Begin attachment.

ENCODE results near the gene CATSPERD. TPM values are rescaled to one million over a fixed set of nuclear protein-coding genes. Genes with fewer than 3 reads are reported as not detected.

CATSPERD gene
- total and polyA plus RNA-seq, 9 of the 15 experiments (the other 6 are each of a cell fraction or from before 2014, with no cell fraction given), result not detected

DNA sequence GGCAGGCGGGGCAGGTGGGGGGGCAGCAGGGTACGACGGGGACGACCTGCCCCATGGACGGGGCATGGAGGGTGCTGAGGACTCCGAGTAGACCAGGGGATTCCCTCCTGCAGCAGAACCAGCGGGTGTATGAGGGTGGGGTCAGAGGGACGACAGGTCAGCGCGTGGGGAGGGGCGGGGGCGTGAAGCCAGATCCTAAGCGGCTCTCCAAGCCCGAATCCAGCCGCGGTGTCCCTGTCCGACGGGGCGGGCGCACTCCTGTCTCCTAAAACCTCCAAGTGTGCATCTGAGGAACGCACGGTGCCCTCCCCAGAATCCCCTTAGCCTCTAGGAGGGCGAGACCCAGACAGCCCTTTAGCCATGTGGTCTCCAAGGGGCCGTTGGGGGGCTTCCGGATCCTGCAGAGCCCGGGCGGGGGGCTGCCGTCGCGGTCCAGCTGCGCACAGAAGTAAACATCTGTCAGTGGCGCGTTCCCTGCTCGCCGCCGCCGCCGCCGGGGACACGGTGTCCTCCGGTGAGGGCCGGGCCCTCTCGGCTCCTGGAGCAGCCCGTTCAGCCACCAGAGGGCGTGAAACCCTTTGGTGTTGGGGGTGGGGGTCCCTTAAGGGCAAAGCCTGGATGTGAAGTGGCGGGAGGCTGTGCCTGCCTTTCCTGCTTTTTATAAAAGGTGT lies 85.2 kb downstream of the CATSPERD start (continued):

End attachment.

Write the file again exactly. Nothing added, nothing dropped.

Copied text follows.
ENCODE results near the gene CATSPERD. TPM values are rescaled to one million over a fixed set of nuclear protein-coding genes. Genes with fewer than 3 reads are reported as not detected.

CATSPERD gene
- total and polyA plus RNA-seq, 9 of the 15 experiments (the other 6 are each of a cell fraction or from before 2014, with no cell fraction given), result not detected

DNA sequence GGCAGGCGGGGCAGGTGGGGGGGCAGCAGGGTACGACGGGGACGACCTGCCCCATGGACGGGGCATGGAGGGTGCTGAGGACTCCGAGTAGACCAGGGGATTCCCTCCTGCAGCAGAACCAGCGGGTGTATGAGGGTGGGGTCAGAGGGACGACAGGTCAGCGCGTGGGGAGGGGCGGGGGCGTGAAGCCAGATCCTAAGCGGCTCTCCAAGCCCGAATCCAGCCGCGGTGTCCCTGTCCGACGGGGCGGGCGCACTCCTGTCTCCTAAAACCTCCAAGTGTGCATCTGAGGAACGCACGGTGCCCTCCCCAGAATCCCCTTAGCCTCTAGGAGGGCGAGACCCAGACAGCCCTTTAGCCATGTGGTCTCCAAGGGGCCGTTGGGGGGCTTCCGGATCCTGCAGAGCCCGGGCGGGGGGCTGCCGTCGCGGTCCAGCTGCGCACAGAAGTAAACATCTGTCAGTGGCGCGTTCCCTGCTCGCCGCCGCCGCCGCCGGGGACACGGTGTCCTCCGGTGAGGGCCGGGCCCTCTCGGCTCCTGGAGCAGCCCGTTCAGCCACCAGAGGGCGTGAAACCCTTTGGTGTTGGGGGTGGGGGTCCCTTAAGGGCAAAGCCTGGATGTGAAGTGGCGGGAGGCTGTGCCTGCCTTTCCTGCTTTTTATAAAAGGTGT lies 85.2 kb downstream of the CATSPERD start (continued):